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Financial services marketers, proving the adage that you need to spend money to make it, are on track to dole out a record $4 billion in advertising outlays this year.

The roaring economy and heightened competition from a profusion of online brokerages -- which alone will lay out an estimated $1 billion in ads this year -- are stoking the trend. Add to the cacophony other financial service providers including banks, credit cards and brokers readying new efforts this fall, from Ameritrade and Discover Card to Fidelity Investments and American Express Co.

There is no one factor pushing spending. Financial mavens note that the money is out there for the taking from the first wave of baby boomer retirees and other new investors, while the Internet has opened stock trading to the masses.

"This is the time when the market is growing . . . now is the time to acquire those accounts, build those relationships," said J. Peter Ricketts, senior VP-marketing and sales at 25-year-old discount broker Ameritrade. "These millions of people coming into the market -- that is happening now."


The fall "is going to be enormous" for financial services ads, said Peter Post, president of Emmerling Post, New York, which handles TD Waterhouse Group. His client, in fact, was nearly crowded out of autumn TV time by the proliferation of financial advertisers and online brokerages. But TV ads will break, as scheduled, on Oct. 4 for its $100 million, celebrity-studded effort. That follows the print component begun Sept. 22.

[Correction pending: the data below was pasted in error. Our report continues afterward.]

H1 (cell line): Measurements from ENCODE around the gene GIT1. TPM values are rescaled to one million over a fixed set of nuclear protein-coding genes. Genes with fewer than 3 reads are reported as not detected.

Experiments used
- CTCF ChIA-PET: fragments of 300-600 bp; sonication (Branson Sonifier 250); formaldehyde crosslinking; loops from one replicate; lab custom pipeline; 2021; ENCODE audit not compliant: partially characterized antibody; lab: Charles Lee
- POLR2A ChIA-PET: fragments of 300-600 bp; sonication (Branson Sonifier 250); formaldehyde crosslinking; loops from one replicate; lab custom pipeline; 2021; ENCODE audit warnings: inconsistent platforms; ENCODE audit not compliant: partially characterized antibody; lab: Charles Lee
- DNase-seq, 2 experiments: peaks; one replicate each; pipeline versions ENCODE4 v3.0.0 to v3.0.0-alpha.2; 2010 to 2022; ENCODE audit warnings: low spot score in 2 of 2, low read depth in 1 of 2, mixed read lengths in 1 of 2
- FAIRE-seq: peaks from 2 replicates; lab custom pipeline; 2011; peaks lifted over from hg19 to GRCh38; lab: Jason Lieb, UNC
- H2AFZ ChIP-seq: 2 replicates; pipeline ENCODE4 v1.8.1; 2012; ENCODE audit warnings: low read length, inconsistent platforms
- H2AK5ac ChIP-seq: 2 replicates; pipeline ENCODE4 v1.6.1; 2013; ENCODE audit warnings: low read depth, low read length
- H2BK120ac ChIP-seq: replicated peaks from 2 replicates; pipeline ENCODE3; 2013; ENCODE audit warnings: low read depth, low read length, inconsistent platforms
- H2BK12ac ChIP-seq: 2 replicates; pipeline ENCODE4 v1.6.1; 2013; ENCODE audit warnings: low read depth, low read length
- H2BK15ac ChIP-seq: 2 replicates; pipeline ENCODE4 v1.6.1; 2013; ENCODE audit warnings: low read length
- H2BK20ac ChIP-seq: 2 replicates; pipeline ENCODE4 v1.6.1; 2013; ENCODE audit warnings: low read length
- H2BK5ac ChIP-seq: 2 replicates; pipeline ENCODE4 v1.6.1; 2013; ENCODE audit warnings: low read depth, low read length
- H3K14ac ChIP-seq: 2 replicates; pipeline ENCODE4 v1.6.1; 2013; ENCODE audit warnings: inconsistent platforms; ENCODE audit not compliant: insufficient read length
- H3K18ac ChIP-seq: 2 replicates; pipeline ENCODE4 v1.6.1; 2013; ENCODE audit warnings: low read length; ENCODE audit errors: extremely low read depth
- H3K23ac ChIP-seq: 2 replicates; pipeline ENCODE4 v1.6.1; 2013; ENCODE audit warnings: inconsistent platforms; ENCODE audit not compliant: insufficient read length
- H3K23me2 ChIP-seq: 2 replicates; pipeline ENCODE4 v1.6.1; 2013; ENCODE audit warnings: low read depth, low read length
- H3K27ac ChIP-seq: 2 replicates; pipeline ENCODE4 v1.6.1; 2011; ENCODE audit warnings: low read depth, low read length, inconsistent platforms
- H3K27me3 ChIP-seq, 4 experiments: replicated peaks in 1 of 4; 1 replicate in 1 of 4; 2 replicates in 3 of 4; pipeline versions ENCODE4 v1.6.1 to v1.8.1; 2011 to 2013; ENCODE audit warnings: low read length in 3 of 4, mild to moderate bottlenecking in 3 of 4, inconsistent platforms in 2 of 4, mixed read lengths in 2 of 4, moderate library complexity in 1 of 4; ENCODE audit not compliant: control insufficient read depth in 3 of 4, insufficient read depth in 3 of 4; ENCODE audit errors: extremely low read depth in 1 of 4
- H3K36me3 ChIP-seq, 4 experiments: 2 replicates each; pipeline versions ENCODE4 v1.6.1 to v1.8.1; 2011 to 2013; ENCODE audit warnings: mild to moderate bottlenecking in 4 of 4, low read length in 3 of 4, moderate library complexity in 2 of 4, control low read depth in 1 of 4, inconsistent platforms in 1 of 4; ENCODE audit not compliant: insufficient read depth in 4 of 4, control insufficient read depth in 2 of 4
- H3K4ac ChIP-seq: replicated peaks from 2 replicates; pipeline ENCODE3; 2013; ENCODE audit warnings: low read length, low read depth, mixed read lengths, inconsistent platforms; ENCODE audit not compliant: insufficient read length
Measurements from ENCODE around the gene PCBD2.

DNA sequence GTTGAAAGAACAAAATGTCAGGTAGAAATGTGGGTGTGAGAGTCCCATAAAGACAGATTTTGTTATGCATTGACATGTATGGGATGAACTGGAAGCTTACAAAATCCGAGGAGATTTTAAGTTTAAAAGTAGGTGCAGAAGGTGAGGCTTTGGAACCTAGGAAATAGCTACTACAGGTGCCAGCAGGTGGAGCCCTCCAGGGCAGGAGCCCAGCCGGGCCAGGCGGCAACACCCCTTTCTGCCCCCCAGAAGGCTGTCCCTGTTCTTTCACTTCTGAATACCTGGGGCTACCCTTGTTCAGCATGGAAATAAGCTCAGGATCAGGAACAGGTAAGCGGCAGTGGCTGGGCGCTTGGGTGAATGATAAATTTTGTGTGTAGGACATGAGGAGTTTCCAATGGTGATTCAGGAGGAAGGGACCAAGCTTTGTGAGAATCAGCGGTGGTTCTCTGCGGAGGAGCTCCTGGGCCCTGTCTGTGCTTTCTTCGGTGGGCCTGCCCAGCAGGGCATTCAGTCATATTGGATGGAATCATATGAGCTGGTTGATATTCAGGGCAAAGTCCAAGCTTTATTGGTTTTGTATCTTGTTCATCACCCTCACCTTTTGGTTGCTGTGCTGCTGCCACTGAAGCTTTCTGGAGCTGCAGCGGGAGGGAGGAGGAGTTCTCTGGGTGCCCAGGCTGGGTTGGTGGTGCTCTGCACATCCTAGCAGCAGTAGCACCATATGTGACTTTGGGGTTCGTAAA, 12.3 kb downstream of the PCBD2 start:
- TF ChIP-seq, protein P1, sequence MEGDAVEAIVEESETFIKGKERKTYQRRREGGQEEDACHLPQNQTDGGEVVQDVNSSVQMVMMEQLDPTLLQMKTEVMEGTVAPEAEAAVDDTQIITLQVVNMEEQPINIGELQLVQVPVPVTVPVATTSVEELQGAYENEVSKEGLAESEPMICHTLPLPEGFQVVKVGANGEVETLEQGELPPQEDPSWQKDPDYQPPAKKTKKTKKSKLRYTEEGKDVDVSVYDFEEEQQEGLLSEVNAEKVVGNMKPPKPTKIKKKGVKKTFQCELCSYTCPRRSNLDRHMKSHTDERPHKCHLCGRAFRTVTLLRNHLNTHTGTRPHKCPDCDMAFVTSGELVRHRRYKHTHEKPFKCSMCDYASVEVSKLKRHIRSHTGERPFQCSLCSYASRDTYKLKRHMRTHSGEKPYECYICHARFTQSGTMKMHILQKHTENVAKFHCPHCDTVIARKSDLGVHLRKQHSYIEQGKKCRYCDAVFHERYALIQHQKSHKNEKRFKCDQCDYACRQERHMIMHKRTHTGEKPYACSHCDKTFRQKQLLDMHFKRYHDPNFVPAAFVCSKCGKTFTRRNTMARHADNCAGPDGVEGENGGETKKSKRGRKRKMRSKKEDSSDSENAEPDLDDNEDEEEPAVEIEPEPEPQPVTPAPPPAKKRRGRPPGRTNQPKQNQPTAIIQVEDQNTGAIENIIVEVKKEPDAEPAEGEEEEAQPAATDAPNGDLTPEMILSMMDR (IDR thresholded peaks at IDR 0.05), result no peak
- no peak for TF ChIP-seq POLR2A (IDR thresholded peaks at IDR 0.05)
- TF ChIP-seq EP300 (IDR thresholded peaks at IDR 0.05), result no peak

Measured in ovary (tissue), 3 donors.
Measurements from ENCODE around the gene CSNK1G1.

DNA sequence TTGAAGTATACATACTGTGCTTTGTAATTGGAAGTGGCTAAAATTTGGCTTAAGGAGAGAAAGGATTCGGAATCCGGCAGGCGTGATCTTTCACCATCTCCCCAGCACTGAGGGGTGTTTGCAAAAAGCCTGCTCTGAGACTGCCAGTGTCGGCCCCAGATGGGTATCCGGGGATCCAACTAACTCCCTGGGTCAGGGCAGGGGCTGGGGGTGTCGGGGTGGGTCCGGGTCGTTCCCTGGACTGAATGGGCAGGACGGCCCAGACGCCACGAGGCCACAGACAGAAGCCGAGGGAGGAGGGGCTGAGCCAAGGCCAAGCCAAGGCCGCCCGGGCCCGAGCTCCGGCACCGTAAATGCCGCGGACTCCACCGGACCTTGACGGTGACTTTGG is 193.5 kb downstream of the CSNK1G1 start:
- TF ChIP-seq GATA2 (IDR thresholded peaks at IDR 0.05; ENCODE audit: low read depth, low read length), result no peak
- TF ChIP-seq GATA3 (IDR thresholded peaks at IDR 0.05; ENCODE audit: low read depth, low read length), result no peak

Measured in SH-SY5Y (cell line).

The campaign is the company's first large-scale effort for its online brokerage since Toronto Dominion Bank bought Waterhouse Securities last year and consolidated all its worldwide brokerage units under the TD Waterhouse name.

The ads feature former basketball coach Phil Jackson and actors Jackie Chan, Geena Davis, Hector Elizondo and Jerry Orbach in vignettes that show them trading stocks that reflect their public personas. Both print and TV ads are tagged "Xprs Yrslf" in type suggestive of brokerage ticker symbols.

Market mania is raging enough that at least one advertiser, Fidelity Investments, is using its ads to remind consumers not to get too carried away with stock euphoria.


Stephen Cone, president of Fidelity Customer Marketing & Development, said that the explosion of online brokerages and financial publications may be leading investors to play the market too hard. As an example, he said the average length of time an investor holds the stock of Priceline.com before selling it is four days, while even a blue-chip holding like IBM Corp. has an average lifetime of only 13 months.

"I think a lot of advertising out there makes [investing] look too easy," Mr. Cone said.

Fidelity, therefore, is running a sober pitch tagged "We help you invest responsibly," featuring vice chairman and star money manager Peter Lynch interacting with investors. Hill, Holliday, Connors, Cosmopulos, Boston, handles.

Fidelity will also carry through the "Invest responsibly" theme in a campaign for its own online brokerage before yearend, estimated at up to $50 million. That campaign will be the first effort from Gotham, New York.


Also trying to knock some sense into investors is online jester the Motley Fool in its first-ever campaign started this month. TV and radio, from the Martin Agency, Richmond, Va., initially broke in San Francisco, New York and Washington; outdoor efforts in all three cities follow Oct. 1.